IN BE HIGGINS.
BILLINGS, J. The defendants in this case derive title through Baptiste St. Armand, who claims to have purchased in 1830 from the United States, among other lands, section No. 119, in which is included the tract in dispute, and to have obtained a patent therefol on the seventeenth day of September, A. D. 1858. The plaintiff, de· riving title through Emile St. Armand, claims that he entered the same tract in 181)5, and obtained a patent for it in 1878. In the view the court takes of the case, it is not necessary to inquire into this apparent conflict of these patents; nor is it necessary to investigate as to whether the land in controversy is within the proper limits of the Paul Loup grant,-since, in 1856, the United States relinquished claim to all lands covered by said grant, reserving all rights of settlers thereon, by whatever title they claimed to hold. .This being a petitory action, tho plaintiff must rely upon the strength of his own title, and not upon the weakness of that of his adversaries. The court is of ol)inion that it has been established that neither the plaintiff, nor anyone through whom he claims title, has ever been in possession of these lands in his own right. Their al1thor, Emile St. Armand, with his family, for about two years lived on these lands by permission of Lartigue Mongrue, who was then in possession, and removed from them in 1857, when Mongrue leased it to other tenants. The evidence establiBhes, also, that the defendants, and the authors of their title, have been in actual possession of the lands in controversy for a period of more than 30 years. They are protected in the title thus acquired until a better is shown. The plaintiffs have failed to show a better title. Judgment for defendants, with costs.
(Oircuit Oourt, N. D.
RAILROAD-RECEIVERS AND THEm EMPLOYES.
Receivers are sworn officers of the court, and their agents and employes in operating the railway are, pro hac vice, the officers of the court. As such officers, they are responsible to the court for their conduct; and, if they willfully injure the property or endanger it. or seek to cripple its operation in the hands of the receivers, they can and will be made to answer therefor. At the same time, these officers, and the property of the company in the custody of the court, are entitled to and must have the full protection that the court can give, under the laws of the land; and this, whether the grievance comes from within or without.
CONTEMP'l' OF COURT.
is well settled that whoever unlawfully interferes with property in the possession of a court is guilty of contempt of that court, and it is equally well settled that whoever unlawfully interferes with officers and agents of the court in the full and complete possession and management of property in the CUB1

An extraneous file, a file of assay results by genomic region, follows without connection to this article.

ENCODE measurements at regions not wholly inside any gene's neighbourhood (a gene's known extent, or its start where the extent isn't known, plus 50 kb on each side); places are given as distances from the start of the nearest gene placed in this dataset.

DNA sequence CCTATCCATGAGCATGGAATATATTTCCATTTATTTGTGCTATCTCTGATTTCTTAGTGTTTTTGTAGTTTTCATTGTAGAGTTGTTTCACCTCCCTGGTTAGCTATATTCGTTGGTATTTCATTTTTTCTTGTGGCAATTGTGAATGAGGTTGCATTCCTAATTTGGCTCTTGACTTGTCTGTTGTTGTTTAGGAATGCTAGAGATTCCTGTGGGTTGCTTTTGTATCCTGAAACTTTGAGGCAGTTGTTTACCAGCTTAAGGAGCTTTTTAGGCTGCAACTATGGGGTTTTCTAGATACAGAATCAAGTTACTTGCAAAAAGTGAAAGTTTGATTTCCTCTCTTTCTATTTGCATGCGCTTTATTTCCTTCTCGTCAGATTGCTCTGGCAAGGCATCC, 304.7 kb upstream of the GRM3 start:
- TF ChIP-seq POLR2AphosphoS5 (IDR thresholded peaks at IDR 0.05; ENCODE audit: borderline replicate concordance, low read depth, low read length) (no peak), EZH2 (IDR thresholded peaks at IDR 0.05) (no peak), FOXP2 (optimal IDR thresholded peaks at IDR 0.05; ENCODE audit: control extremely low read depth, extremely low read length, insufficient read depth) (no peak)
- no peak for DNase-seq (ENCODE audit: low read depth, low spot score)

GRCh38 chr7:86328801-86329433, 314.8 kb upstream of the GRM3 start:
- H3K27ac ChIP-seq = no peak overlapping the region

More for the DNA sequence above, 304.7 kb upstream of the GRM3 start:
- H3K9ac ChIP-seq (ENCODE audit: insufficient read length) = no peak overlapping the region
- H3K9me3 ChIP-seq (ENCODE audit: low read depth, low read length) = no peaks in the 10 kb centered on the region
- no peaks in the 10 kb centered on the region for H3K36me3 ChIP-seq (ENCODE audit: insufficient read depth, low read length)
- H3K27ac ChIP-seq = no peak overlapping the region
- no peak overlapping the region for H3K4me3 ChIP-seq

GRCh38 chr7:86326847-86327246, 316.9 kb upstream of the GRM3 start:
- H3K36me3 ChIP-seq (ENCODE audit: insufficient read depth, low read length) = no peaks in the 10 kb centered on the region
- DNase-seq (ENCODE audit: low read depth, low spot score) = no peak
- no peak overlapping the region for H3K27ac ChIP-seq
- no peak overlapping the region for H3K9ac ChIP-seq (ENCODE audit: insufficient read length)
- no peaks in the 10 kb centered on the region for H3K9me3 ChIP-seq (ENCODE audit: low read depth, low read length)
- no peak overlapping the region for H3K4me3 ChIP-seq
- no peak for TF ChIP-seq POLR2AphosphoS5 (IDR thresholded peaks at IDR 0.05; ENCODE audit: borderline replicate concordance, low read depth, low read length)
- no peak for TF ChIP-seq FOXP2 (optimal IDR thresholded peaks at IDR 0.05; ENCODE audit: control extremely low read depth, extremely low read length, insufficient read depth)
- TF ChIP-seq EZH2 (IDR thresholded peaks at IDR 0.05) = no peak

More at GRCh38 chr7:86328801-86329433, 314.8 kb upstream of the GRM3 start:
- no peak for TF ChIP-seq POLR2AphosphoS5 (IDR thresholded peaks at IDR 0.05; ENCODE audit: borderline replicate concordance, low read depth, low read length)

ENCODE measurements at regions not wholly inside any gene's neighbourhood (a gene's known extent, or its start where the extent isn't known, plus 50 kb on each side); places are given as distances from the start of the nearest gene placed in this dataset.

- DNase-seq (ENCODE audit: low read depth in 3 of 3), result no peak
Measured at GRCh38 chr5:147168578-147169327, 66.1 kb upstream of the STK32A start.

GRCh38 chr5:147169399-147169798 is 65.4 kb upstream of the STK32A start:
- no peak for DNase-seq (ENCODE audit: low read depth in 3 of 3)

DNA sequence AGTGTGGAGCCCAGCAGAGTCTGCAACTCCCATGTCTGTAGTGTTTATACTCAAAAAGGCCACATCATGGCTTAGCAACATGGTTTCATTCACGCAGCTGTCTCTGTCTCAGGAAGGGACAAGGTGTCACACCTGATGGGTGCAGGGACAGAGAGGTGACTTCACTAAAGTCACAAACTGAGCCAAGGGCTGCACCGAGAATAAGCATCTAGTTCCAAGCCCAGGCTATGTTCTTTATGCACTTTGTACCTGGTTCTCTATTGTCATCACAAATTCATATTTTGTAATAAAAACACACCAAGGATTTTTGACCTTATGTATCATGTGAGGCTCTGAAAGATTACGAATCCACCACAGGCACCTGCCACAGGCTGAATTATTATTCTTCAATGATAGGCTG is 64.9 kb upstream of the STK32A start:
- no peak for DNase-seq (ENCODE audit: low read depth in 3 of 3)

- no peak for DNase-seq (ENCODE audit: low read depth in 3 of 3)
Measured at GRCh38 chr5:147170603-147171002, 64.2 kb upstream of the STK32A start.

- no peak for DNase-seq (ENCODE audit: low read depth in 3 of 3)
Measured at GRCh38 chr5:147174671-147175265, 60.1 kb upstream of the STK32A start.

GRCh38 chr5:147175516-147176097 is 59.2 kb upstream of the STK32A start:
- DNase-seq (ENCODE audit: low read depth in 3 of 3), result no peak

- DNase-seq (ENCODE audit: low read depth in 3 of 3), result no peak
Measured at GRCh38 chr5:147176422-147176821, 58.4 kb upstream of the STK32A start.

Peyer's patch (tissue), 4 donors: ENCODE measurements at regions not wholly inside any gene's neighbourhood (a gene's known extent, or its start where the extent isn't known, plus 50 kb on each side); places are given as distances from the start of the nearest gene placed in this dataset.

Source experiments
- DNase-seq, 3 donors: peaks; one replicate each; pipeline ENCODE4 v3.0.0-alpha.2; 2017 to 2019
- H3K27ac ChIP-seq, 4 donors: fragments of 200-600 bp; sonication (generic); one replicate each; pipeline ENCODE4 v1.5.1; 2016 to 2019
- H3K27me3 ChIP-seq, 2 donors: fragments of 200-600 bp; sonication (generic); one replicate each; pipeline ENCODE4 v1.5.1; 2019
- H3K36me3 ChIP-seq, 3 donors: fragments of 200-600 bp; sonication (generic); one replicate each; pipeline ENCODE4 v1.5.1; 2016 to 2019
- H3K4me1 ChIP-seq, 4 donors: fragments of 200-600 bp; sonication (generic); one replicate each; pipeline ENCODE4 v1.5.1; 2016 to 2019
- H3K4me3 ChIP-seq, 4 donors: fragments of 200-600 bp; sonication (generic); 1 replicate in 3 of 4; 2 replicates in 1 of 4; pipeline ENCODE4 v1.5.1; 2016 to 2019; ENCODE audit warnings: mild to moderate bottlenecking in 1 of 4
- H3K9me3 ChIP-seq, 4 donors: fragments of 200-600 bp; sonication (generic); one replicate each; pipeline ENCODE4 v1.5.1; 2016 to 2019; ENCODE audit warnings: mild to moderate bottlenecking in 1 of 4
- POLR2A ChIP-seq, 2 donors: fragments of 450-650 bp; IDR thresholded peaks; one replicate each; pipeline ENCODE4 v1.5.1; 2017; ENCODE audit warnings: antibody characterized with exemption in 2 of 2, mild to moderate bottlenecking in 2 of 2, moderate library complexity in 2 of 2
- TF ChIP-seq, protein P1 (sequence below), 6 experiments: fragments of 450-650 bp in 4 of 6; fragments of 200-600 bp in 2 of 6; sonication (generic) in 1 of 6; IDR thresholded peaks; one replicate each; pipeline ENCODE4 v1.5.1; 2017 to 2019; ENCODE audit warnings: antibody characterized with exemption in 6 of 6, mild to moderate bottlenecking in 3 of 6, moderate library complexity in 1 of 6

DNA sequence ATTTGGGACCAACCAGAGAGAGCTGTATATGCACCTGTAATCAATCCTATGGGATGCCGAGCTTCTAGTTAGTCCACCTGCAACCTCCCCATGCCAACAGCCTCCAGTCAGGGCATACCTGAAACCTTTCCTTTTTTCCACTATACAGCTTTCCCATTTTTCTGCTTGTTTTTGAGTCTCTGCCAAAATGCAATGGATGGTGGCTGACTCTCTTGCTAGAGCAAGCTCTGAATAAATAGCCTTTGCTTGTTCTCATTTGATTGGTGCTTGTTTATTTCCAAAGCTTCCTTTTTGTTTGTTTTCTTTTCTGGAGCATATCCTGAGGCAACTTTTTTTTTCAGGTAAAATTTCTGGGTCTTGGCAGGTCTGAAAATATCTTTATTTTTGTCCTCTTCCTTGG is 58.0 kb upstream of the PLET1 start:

Reported by Joseph P. Hornor, Esq., of the New Orleans bar.
tody of the court fs of a contempt of court. and It Is Immaterial wLether this unlawful Interference comes in the way of actual violence, or by intimidation and threats. 1
Proceedings for Contempt. Charles B. Pearre, U. S. Atty., for the prosecution. Mr. Priest, for defendants. PARDEE, J. The Texas & Pacific Railway Company is an insolvent corporation. At the suit of creditors its propert,y, railways, and roll· ing stock have been taken into the possession of the United States circuit COUl"t for the Eastern district of Louisiana, to be held and preserved for the payment of liens as they may be established. In order to hold Itnd preserve the property and the franchises which make the property valuable it is necessary to operate the same, and thtl court has appointed receivers to operate and manage the several lines of railway forming the Tex.as & Pacific Railway line, running from New Orleans to EI Paso. The orders of the circuit court for the Eastern district of Louisiana have been entered in proper ancillary proceedings in each district through which the railway lines extend, and have been in each district ratified and confirmed and made the order of the United States circuit court for such district. This railway property is lawfully in the hands of the United States courts in this circuit, and is entitled to and must have the protection of the court. The reo ceivers are sworn officers of the court, and their agents and employes in operating the railway are, pro hac vice, the officers of the court. As such officers they are responsible to the court for their conduct, and if they willfully injure the property, or endanger it, or seek to cripple Its operation in the hands of the receivers, they can and will be made to answer therefor. At the same time, these officers, and the property of the company in the custody of the court, are entitled to and must have the full protection that the court can give under the laws of the land; and this, whether the grievance comes from within or without. If any employe of the receivers has any grievance or complaint as to his employment or wages or treatment, he can bring the matter before the cOllrt, and the court will hear and arbitrate, and see justicQ done in the premises. It is well-settled law that whoever unlawfully interferes with propertyin the possession of a court is guilty of contempt of that court, and I regard it as equally well settled that whoever unlawfully interferes with officers and agents of the court, in the full and complete possession and management of property in the custody of the court, is guilty of a contempt of court; and it is immaterial whether this unlawful interference comes in the way of actual violence, or by in·